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Federal money earmarked for munitions supply facility at Blue Grass Army Depot

Entrance sign to the Blue Grass Army Depot in Madison County
Stu Johnson
Entrance sign to the Blue Grass Army Depot in Madison County

Updated on Wednesday, Dec. 20, 2023 at 12:17 p.m.

The United States Senate has earmarked $3.3 million for the planning and design of a munitions supply facility at the Blue Grass Army Depot in Richmond.

The money comes from the passage of this fiscal year’s National Defense Authorization Act (NDAA), which authorizes funds for national military and defense projects.

The last of the chemical munitions housed at the depot were destroyed last July, and disposal of secondary waste is expected to continue until 2025. The Depot is considering potential reuses for the disposal facilities in the meantime.

That includes 14 potential reuses identified in a U.S. Army feasibility study for the Depot's facilities in September, though public affairs officer William Ritter says the money earmarked by the Senate is for a separate facility independent of any projects identified in the study.

"This $3.3 million is funding specifically for the planning and design of a new depot facility that will help BGAD expand its current small arms ammunition mission," Ritter said in an email to WEKU.

Ritter says, in the meantime, the U.S. Army has been considering their options for the past several months.

“They've been looking at things and kind of making determinations on ‘Would this really be good for it,’ or ‘What would we have to do to augment the BGAD facilities to make this the best option,’” Ritter said.

"High-feasibility" proposals include the domestic production of defense industry chemicals, metal shipping containers and metal components for 155mm artillery rounds. Other options not involving production include the creation of a security guard training academy for the army’s industrial bases, or a centralized security center that would monitor other army installations in the region.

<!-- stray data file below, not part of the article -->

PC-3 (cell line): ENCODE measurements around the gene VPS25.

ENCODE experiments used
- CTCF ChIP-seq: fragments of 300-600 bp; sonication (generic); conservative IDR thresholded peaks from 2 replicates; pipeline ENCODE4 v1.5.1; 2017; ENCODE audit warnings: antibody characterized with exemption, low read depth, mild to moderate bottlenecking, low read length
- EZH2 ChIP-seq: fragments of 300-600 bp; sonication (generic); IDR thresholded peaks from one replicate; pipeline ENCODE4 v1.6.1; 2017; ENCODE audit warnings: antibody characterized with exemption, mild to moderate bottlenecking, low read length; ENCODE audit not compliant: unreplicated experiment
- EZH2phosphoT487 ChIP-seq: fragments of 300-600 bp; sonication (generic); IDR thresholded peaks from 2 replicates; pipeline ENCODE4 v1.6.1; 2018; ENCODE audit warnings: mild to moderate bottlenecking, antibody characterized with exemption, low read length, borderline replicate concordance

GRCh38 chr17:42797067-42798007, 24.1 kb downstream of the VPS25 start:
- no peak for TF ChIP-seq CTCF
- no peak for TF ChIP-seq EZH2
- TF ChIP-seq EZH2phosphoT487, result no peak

Ritter says the act accounts for moving forward with multiple projects.

“It directs to research the most promising, which were those top five,” Ritter said. “But it doesn't mean that's the only ones where we're researching.”

The NDAA also requires the Army to create proposals to execute these potential projects. It also requires the Department of Defense to bring the production of certain chemicals used by the defense industry to the United States by 2028, and to consider the Depot’s suitability to house those chemicals.

A release from Sen. Mitch McConnell’s (R-Kentucky) office says other provisions in the bill include:

  • $39 million for a Multipurpose Training Range at Fort Campbell. 
  • $16.4 million for a modern maintenance facility at Kentucky Army National Guard. 
  • $2.5 million to plan and design a new Air Traffic Control Tower at Fort Campbell. 
  • $2.0 million to complete construction of a Kentucky National Guard Headquarters Building in Frankfort 
  • Study requirement to support the Army Human Resources Command’s 2030 Transformation Plan at Ft. Knox. 
  • Continued support for the University of Louisville’s cybersecurity workforce development partnership with the National Security Agency. 
  • Vital investments in Kentucky’s defense manufacturing and innovation industry.

A proposal was also made by engineering company Bechtel to build a data center on depot grounds. It was heard by the Kentucky Chemical Demilitarization Citizens' Advisory Commission and Chemical Destruction Community Advisory Board earlier this month.

Editor’s note: This story was updated to note the munition supply facility earmarked by the NDAA is separate from the metal component facility named in the U.S. Army's September feasibility study.

Shepherd joined WEKU in June 2023 as a staff reporter. He most recently worked for West Virginia Public Broadcasting as General Assignment Reporter. In that role, he collected interviews and captured photos in the northern region of West Virginia. Shepherd holds a master’s degree in Digital Marketing Communication and a bachelor’s in music from West Virginia University.
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